Happy Thanksgiving!!! 

Monday, November 18, 2013

Can't touch your toes either??

Researchers have found a correlation between lack of flexibility and performance, all due to a gene that some possess.  The idea is that tight muscles, which are more prevalent in individuals with this gene (COL5A1), have an effect on speed and performance because of the physics of energy return.  Tight muscles equal improved performance through improved running economy...

Not sure we can call this high quality scientific evidence (small sample size, one population, no repetition of the study, etc)...but I'll say I dislike my tight legs a little less today!

Check it out here...

Oh hi big Kinvaras.  I love you.

Sunday, October 27, 2013

Inspiration and Albuquerque Fit

Yesterday evening I had the honor of being the guest speaker at the Albuquerque Fit end of season banquet.  I met a lot of fantastic athletes who had represented Albuquerque Fit at races all over the country this year.  Many people had race shirts and medals on, and all were proud of what they'd accomplished.  Everyone was excited about their successes and progress, and also seemed optimistic for what the future held...many were planning their next races.  Albuquerque Fit has about 250 members and encourages both first time runners and experienced veterans.  Their motto is "Change your life, " which I think running does for us all in a way.  I was asked to speak a little about inspiration, and here is what I came up with....even if it's little cheesy reading through it again :)

"I am not a natural athlete.  I'm more of a self proclaimed nerd.  My natural talents lie more in speed reading than coordination and athletic prowess.  I spend a lot of time face down on the pavement, having tripped over nothing, and I'll never be able to touch my toes or kick a soccer ball straight.  Im not a natural athlete, but i am a runner.  We are all runners here!

The only reason I'm here with you today is because I've worked hard and i didn't quit when the going got tough.  My dream is to qualify for the 2016 Olympic marathon trials and be the fastest female dentist in the nation, maybe even the world.  I want to run ultras, up and down mountains, and travel the world for races.  I'll get nothing from that but something to tell my grand kids, and an incredible journey full of memories and friends along the way.

Albuquerque Sunset
Gary asked me to speak about inspiration.  For me this is a hard topic. So many things get me out the door everyday....sunsets, spectacular views wherever you are, the changing seasons, incredible performances and hard work paying off that we witness and hear about, self meditation both positive and negative, good conversation with friends...but when trying to think about what really INSPIRES me...I'd have to say the relationships I’ve cultivated with other runners, and the people that I've helped inspire to be involved with or improve in running, something I feel so passionately about...that's my number one.  When everything comes full circle.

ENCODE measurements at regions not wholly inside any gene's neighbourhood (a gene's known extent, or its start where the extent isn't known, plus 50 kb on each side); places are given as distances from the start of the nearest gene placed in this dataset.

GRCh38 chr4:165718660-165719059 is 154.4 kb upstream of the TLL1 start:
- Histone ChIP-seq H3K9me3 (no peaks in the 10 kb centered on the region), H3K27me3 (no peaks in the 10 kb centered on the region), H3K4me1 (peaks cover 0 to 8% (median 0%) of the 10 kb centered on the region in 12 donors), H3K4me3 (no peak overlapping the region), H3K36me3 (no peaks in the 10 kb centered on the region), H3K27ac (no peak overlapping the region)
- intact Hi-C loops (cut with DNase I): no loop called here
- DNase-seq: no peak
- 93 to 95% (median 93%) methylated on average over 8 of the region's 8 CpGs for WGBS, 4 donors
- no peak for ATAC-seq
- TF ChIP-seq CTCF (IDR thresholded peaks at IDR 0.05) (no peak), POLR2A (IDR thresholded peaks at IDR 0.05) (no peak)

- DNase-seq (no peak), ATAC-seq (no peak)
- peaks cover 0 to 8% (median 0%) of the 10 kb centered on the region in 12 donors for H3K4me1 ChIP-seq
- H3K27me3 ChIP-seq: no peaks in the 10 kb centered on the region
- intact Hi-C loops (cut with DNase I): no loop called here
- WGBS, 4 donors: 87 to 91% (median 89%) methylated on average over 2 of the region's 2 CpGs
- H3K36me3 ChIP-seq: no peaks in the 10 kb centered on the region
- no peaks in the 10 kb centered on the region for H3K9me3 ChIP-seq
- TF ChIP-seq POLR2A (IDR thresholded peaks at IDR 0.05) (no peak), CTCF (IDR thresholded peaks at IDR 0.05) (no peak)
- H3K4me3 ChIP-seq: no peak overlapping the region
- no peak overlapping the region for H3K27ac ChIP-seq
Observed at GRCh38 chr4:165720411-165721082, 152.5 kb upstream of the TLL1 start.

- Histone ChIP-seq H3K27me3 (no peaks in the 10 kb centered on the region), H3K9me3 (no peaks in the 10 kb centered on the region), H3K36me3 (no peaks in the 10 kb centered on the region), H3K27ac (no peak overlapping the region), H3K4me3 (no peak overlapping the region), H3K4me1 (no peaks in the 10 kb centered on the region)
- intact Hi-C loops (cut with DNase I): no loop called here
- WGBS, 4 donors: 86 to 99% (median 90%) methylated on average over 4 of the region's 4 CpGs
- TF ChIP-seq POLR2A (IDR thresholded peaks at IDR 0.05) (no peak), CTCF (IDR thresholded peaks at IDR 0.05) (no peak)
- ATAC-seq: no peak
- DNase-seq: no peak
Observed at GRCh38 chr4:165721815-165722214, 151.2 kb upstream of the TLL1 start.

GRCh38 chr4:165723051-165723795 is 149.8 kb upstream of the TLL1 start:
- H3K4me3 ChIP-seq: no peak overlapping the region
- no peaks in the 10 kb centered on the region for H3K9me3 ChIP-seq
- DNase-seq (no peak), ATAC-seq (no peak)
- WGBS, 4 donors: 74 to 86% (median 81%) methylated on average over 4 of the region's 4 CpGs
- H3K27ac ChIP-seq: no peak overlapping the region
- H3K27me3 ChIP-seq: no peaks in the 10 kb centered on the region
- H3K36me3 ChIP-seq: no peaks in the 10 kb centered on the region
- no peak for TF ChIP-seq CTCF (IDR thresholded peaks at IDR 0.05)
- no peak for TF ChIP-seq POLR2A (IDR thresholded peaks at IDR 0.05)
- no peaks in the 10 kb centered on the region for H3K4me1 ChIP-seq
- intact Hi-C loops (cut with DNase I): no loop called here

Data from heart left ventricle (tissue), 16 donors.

To me, this translates to a lot of things...friendships, teammates, even just passing interactions with other runners we meet along the way.  But I'd have to say the most notable to me is the story of my dad.

Stew, my dad, is not a natural athlete.  He's a beekeeper, a woodworker, a chef, a genealogist, an excellent golfer, and in his free time practices medicine in my hometown in Maine. So, he has a lot of hobbies. Running was never one of them. I started competing in the 100m dash back in high school, my first ever athletic didn't end well.  The distance coach took one look at me and said, “Well.  This will never're a two miler, NOT a sprinter.”  Life changed from there.

Weekends became cross country and track meets all over the state of Maine, for both my younger sister and I. High school came and went, college athletics took over.  Races all over the country gave way to marathons after graduation.  All through this journey we had our number one fans...our parents. But somewhere along the way, a little switch clicked for stew...”I'm going to run a marathon too.”  I think he wanted a little attention after all.

So At the age of 56, he started to train for, and ran his first marathon, Chicago 2010. So When Gary asked me to speak about inspiration, this is what came to mind, knowing that somewhere along the way, I'd inspired one of the people closest to me to be a part of something big; the running community.